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U.S. backed the invasion of Eastern Congo on Obama’s inauguration day

January 25, 2011

by Ann Garrison

The U.S.-backed forces that invaded Eastern Congo on Jan. 20, 2009, the day of President Obama’s inauguration, included child soldiers. Was one objective to redraw borders, transferring Kivu province to Rwanda and Ituri province to Uganda? – Photo: Getty
On Sunday, Jan. 23, I called veteran Africa investigator Keith Harmon Snow for KPFA Weekend News regarding the second anniversary of the outset of the catastrophic 2009 Eastern Congo offensive. As is always the case with “sound bite news,” I couldn’t include most of our conversation, but Keith was kind enough to write out his answers to the questions I’d sent for AfrobeatRadio.net. We at AfrobeatRadio consider Keith’s website, Conscious Being Alliance, and the various audio recordings of his presentations, including, recently, his lecture on profiteering from genocide in Central Africa at the Brecht Forum in New York City, to be some of the best investigative reporting and analysis of African issues available.

Here are the original questions and my original typed replies.

KPFA/Ann Garrison: Most Americans, including those who campaigned hardest for Obama, would have a near impossible time making sense of this. Few would recognize the acronyms of the Rwandan Defense Force (RDF), the Rwandan Patriotic Front (RPF), the National Congress for the Defense of the People (CNDP) or the Democratic Forces for the Liberation of Rwanda (FDLR).

Keith Harmon Snow: There has been a U.S.-backed campaign to destabilize, depopulate and colonize Eastern Congo/Zaire since the first U.S.-supported invasion of 1996, which occurred under William Jefferson Clinton, and which followed the U.S. destabilization and coup d’etat in Rwanda. The U.S. and its allies are deploying their proxy army, the Rwandan Patriotic Front (RPF) – renamed the Rwandan Defense Forces or RDF about 10 years ago – in our secret campaign to balkanize Congo and create a Republic of the Volcanoes in this region.

This would be an expansion of Rwanda achieved through the annexation of the Kivu provinces of Congo, possibly along with Maniema Province. Uganda for its part, with U.S. support, would like to annex the Ituri province. These campaigns are backed by multinational corporations, and the goals are political, military and mostly economic.

KPFA/Ann Garrison: So what sense does it make to say that Barack Obama invaded Congo, the heart of Africa, on his Inauguration Day?

Keith Harmon Snow: The U.S.-backed military invasion of Jan. 20, 2009, included U.S. military commanders, special forces, military advisers, technicians and other U.S. military personnel, and it involved weaponry supplied by the U.S. and Britain.

KPFA/Ann Garrison: Can you explain the CNDP militia and the significance of its integration into the Congolese army, the FARDC, on Jan. 20, 2009?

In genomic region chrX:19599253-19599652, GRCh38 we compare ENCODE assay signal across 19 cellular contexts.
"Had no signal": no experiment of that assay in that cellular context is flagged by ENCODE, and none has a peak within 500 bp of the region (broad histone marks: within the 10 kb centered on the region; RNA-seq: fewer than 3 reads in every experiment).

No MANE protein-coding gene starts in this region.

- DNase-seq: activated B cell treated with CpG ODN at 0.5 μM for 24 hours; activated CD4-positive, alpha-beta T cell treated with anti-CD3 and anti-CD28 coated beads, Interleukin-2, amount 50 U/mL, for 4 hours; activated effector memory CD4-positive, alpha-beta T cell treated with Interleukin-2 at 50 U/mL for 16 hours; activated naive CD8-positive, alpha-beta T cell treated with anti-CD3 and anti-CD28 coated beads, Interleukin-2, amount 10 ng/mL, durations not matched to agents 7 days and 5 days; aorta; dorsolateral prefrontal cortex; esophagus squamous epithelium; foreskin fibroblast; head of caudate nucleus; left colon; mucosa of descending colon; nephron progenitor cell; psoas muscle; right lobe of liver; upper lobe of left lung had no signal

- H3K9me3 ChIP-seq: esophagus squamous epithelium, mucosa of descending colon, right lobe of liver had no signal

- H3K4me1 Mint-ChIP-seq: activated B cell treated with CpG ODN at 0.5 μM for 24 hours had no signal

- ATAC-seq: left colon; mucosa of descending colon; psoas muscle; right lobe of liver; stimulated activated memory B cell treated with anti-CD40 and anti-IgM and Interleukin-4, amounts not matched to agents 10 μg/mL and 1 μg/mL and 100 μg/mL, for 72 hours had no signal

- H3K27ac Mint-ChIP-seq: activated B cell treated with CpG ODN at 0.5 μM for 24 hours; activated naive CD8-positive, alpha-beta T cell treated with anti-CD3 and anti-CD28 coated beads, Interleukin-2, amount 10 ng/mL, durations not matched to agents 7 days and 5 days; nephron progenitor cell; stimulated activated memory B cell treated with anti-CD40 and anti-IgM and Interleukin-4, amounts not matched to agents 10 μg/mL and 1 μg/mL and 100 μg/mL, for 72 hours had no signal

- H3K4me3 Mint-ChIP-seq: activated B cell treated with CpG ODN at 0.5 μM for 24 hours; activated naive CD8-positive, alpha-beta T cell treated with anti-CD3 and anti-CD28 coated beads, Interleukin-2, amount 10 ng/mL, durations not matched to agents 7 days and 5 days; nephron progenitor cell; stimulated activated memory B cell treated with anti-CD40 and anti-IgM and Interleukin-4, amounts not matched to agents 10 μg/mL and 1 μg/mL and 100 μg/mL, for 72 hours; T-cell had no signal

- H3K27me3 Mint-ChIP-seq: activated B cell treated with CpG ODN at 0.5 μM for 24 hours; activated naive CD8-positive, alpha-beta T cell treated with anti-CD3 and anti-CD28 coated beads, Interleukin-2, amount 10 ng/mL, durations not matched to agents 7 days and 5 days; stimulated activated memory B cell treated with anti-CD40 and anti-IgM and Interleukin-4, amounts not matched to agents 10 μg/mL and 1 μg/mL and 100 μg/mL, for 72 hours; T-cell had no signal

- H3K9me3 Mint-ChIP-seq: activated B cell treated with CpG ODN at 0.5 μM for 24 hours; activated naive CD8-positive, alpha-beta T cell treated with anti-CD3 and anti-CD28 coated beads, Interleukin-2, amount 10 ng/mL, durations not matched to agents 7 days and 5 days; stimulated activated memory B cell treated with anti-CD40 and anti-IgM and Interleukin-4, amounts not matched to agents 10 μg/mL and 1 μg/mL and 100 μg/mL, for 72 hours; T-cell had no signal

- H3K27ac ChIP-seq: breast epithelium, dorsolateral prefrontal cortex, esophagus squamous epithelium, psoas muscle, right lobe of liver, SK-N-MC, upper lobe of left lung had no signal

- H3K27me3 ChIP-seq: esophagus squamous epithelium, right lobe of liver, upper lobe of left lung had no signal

Keith Harmon Snow: First, the name CNDP – Congress for the Defense of the People – couldn’t be further from the truth. The CNDP was a Rwandan Tutsi-based militia that was created by Rwandan war criminals who had infiltrated Eastern Congo, infiltrated troops into Eastern Congo, and mobilized, armed and economically empowered Rwandan Tutsi civilians who had infiltrated Eastern Congo in recent years and in recent decades.

There was a tripartite agreement between Rwandan dictator Paul Kagame, Ugandan dictator Yoweri Museveni, and the president of Congo – another Rwandan, Joseph Kabila – which worked behind the massive propaganda of “peace talks” to advance the military campaign to infiltrate and control Eastern Congo. By quote “integrating” these Rwandan militia elements into the Congolese National Army, the Rwandan program was advanced through a kind of Trojan horse operation.

KPFA/Ann Garrison: Can you explain the arrest of Laurent Nkunda and Bosco Ntaganda’s assumption of CNDP leadership in his place?

Keith Harmon Snow: This was a cosmetic move with no real importance, meant only to pacify certain international calls to arrest and remove the self-proclaimed Gen. Laurent Nkundabatware. Both Nkunda and Bosco Ntaganda were documented war criminals. Nkunda of course knows too much, he is too much of a liability to Kagame, and so he is living a very good life at present in Rwanda.

KPFA/Ann Garrison: And, what about the U.N. Mapping Report leaked on Aug. 26, then finally released on Oct. 1?

Keith Harmon Snow: Well, that report, while revealing and progressive in the sense of holding certain armies and individuals accountable for war crimes, was also a whitewash of the real situation. On one hand it introduced for the first time some credible evidence, produced by international bodies and the United Nations, that the Rwandan and Ugandan militaries committed genocide against unarmed Hutu people – mostly women and children – in Congo from circa 1995 to 1999.

At the same time the evidence and facts are distorted and downplayed, and the criminality of Rwanda and Uganda are downplayed and even questioned, and the numbers of dead and kinds of atrocities are downplayed or distorted, and there is absolutely no mention of Western agents or militaries or corporations involved in the killing. For example, we know the names of U.S. diplomats, USAID officials and military commanders involved in hunting down and killing hundreds of thousands of innocent Hutus, mostly women and children.